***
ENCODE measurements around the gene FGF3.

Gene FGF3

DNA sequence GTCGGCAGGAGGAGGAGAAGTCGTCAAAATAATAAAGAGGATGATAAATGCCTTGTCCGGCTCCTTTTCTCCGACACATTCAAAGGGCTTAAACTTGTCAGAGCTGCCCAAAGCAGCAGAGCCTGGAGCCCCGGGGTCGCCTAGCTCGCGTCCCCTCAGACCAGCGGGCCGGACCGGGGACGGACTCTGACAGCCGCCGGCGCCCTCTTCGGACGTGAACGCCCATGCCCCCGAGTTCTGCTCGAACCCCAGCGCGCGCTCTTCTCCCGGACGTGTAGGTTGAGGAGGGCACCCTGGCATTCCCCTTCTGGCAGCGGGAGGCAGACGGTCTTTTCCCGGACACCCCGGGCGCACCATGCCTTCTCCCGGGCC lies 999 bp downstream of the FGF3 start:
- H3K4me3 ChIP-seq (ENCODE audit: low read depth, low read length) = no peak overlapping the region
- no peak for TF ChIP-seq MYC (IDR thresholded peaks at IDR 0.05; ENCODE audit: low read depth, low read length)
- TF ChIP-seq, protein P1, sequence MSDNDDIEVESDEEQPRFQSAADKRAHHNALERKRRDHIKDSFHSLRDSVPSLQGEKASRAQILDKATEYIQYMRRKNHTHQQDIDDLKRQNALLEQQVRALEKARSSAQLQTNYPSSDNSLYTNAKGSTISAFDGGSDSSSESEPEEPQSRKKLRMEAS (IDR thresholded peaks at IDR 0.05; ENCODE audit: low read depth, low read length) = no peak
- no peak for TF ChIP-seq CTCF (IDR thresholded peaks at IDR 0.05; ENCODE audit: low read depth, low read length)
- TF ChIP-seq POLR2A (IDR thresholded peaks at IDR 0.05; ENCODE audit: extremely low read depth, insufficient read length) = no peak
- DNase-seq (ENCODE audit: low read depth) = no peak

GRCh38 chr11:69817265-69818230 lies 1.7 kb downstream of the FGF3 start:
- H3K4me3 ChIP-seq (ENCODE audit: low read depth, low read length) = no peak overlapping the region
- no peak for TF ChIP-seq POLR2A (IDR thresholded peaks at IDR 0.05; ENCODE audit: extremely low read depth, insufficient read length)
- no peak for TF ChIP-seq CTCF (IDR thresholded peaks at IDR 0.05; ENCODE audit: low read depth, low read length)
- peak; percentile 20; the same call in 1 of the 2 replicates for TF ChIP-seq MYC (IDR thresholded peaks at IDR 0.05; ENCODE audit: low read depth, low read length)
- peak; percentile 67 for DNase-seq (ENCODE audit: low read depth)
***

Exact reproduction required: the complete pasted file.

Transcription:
ENCODE measurements around the gene FGF3.

Gene FGF3

DNA sequence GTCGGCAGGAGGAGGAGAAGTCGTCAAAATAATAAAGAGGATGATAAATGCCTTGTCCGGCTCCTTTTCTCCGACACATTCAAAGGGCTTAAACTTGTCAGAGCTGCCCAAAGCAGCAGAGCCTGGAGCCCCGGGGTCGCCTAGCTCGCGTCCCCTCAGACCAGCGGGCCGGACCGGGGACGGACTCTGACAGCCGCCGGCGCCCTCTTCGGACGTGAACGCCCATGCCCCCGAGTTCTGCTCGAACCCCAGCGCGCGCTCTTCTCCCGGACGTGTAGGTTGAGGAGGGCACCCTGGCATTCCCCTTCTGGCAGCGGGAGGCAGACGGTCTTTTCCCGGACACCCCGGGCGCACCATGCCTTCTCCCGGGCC lies 999 bp downstream of the FGF3 start:
- H3K4me3 ChIP-seq (ENCODE audit: low read depth, low read length) = no peak overlapping the region
- no peak for TF ChIP-seq MYC (IDR thresholded peaks at IDR 0.05; ENCODE audit: low read depth, low read length)
- TF ChIP-seq, protein P1, sequence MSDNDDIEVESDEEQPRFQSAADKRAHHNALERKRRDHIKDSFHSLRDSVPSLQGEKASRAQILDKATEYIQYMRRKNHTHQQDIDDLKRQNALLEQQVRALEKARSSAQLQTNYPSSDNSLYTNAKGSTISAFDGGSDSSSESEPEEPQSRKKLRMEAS (IDR thresholded peaks at IDR 0.05; ENCODE audit: low read depth, low read length) = no peak
- no peak for TF ChIP-seq CTCF (IDR thresholded peaks at IDR 0.05; ENCODE audit: low read depth, low read length)
- TF ChIP-seq POLR2A (IDR thresholded peaks at IDR 0.05; ENCODE audit: extremely low read depth, insufficient read length) = no peak
- DNase-seq (ENCODE audit: low read depth) = no peak

GRCh38 chr11:69817265-69818230 lies 1.7 kb downstream of the FGF3 start:
- H3K4me3 ChIP-seq (ENCODE audit: low read depth, low read length) = no peak overlapping the region
- no peak for TF ChIP-seq POLR2A (IDR thresholded peaks at IDR 0.05; ENCODE audit: extremely low read depth, insufficient read length)
- no peak for TF ChIP-seq CTCF (IDR thresholded peaks at IDR 0.05; ENCODE audit: low read depth, low read length)
- peak; percentile 20; the same call in 1 of the 2 replicates for TF ChIP-seq MYC (IDR thresholded peaks at IDR 0.05; ENCODE audit: low read depth, low read length)
- peak; percentile 67 for DNase-seq (ENCODE audit: low read depth)